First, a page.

0 - Dendronotus iris Cowlitz Bay, Waldron Id. -7m 11vii77 WA 01

A 10 cm (4 inch) long Dendronotus iris in Cowlitz Bay. Photographed at a depth about 7 m. This large nudibranch reaches over 30 cm (12 inches) in length, and eats Pachycerianthus. 

Other nudibranch specimens are found in the area, and they can be relatively common at certain times of the year.  Dendronotus albus specimens will be found occasionally, preying on those few hydroids that are found attached to the shell fragments or other hard substrata present on the sediment surface.  These nudibranchs are slender and may reach lengths of about 10 cm.  The basic ground color is white, but the tips of the branched cerata are tipped in orange.  Individuals of another dendronotid, Dendronotus albopunctatus, are often abundant in the spring.  These animals are brown to pink and freckled with small light dots.  They only reaches lengths of 2 to 3 cm (up to about 1.5 inches), but they are recognizable by their somewhat “oversized”, relatively large, “front” cerata, which are often about a centimeter in length.  Little is known of the natural history of this species, although it is likely a predator on small cnidarians.

Dendronotus albus.

Dendronotus albus is a not uncommon, small, about 3 cm, (1.2 inches) long, nudibranch in habitats such as those found in Cowlitz Bay.  It eats hydroids, as this individual was doing when photographed

0 - Dendronotus albopunctatus Cowlitz Bay, Waldron Id. -9m 28iv83 WA 01

Dendronotus albopunctatus, about 3 cm (1.2 inches) long on the sediment of Cowlitz Bay.  It also has been seen to eat hydroids.

0 - Acanthodoris brunnea, Cowlitz Bay, Waldron Id.,  -9m, 13v86  WA 01

Acanthodoris brunnea, about 2 cm (0.8 inch) long, photographed on the sediment of Cowlitz Bay.  Reported to eat bryozoans, this dorid species is found on muddy-sand, a habitat notably lacking in bryozoans.  In this region and habitat, it is likely eating something other than bryozans.

Acanthodoris brunnea is another nudibranch species that is somewhat common at times in this habitat; little is known of its natural history.  These animals are small dorids, roughly the same size as Dentdronotus albopunctatus, reaching lengths of 2 to 3 cm (up to about 1.5 inches).  Their basic coloration is brown; the individuals are covered with distinctive relatively large papillae on the back.   This species is considered to be predatory on bryozoans, but that is unlikely in this region as bryozoans are exceedingly rare in this habitat.

Also found in these areas are pennatulid-eating nudibranchs in the genus Tritonia.  The most abundant of these are individuals of the small white Tritonia festiva, described in the earlier post on sea pen beds.  Here, as well, T. festiva individuals seem to prey on Ptilosarcus.  Individuals of the larger, orange nudibranch, Tritonia diomedea, are also occasionally seen in these areas.  They seem to prefer the larger Virgularia as prey.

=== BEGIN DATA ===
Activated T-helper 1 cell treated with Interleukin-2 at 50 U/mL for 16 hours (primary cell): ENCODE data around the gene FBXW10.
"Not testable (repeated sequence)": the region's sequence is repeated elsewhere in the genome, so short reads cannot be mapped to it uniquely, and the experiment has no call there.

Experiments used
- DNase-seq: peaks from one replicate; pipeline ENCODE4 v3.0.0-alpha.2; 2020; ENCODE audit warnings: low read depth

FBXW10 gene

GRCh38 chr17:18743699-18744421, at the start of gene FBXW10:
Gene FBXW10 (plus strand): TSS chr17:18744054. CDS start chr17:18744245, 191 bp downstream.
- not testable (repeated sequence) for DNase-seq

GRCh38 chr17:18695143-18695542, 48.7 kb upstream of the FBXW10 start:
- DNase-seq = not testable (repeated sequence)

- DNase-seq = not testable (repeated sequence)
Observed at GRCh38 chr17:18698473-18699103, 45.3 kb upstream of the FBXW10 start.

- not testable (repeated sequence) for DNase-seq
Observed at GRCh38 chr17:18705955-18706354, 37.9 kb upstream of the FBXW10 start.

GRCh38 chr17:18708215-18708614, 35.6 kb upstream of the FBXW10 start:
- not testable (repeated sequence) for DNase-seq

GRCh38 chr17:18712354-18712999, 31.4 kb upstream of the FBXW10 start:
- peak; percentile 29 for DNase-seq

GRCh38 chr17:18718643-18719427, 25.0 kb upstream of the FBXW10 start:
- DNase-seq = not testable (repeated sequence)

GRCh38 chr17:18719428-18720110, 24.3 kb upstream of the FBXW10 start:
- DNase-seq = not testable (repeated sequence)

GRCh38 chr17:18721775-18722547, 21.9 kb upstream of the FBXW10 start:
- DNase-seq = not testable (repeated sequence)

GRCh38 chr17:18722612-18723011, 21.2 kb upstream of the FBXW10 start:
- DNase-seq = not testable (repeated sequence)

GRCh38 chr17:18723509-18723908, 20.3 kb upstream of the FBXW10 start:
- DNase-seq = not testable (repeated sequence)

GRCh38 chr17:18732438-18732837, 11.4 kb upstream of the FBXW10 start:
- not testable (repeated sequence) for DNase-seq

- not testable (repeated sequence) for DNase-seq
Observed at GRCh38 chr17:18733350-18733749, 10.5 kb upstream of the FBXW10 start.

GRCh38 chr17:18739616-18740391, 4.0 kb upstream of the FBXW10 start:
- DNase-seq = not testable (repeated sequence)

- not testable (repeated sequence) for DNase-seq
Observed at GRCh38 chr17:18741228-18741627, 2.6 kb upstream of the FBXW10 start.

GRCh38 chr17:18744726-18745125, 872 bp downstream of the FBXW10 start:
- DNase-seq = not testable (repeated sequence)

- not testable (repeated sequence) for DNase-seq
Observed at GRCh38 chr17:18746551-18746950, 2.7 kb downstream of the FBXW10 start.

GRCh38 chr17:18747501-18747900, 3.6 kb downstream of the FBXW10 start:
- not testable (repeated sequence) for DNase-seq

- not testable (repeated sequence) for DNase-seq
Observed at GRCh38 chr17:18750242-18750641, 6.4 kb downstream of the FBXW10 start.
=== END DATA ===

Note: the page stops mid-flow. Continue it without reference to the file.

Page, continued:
Large shelled gastropods are relatively rare in this particular habitat, although several smaller species can be very abundant.  Perhaps the largest commonly found gastropod, and certainly one of the most beautiful, is the wentletrap,  Epitonium indianorum.  These animals are often found buried near to the bases of the tube anemones upon which they feed.  As with most snails, wentletraps have a feeding organ called a radula; unlike the “classic” gastropodan radula which functions something like a rasp, filing off pieces of tissue, the wentletraps’ radulae are highly modified and look like an inverted thimble lined on the inside with sharp teeth.   A wentletrap crawls up to the anemone and pokes the anemone with its radula everting the “thimble” in the process.  This turns the radula inside out, which in turn, carves a circular hole in the tissues on the side of the anemone.   The lacerated tissues are eaten, and the snail extends its proboscis which has the radula on its tip through the hole and proceeds to use the radula to cut up and eat other internal anemone tissues.  These snails reach lengths of 3 cm or more, and don’t seem to move much once they have found an anemone to feed on.  It is recognized by the distinct axial ribs, the rounded aperture, and the relatively high spire.

 One cephalopod can be relatively common in the lower slope areas, the Pacific Bob‑Tailed Squid, Rossia pacifica.  This small benthic squid lives buried in the bottom during the day.  If a diver is careful, they can sometimes see the slight depression that the Rossia occupies, and then can make out the eyes watching him.  The hole for the siphon is generally visible and if approached carefully, one can see the regular breathing movements of the mantle.  Rossia pacifica reaches lengths of about 10 cm, and seems to live about a year or eighteen months.  They have an interesting, stereotyped, escape response which I have described, briefly, in a previous post.  This small squid preys on small shrimps, crabs, and fishes, and is a nocturnal hunter.

Well, that’s enough for now… :-)

More later,

Cheers, Ron

 

 

 

 

 

Predators In The Sand, Or…

Monday, September 5th, 2011

Thoughts On The Evolution And Natural History Of Scaphopods.

Why Here And Why Now?

This post is, obvously, the continuation of a series dealing with scaphopods and some  of the data I will be posting subsequently are also to be found on one or another of my website’s scaphopod pages.   However, these blog entries are not strictly duplicative; I have added a number of new data and I have  altered some of  the information to reflect my present thoughts.   Some of the ideas and data to be  presented here are somewhat iconoclastic, and contrary to what some authorities have proposed.  It is unlikely I will get the opportunity to publish these ideas in more formal, peer-reviewed, jounals, and as a result I thought this is an appropriate place to let the ideas see some glimmer of the light of day, albeit dimly and through some wet mud.  To the questions of “Why Here and Why Now?”  I think the reasonable answers are, “Because I think  this is an appropriate place and it is time.”  Or phrased another way, “Why Not?”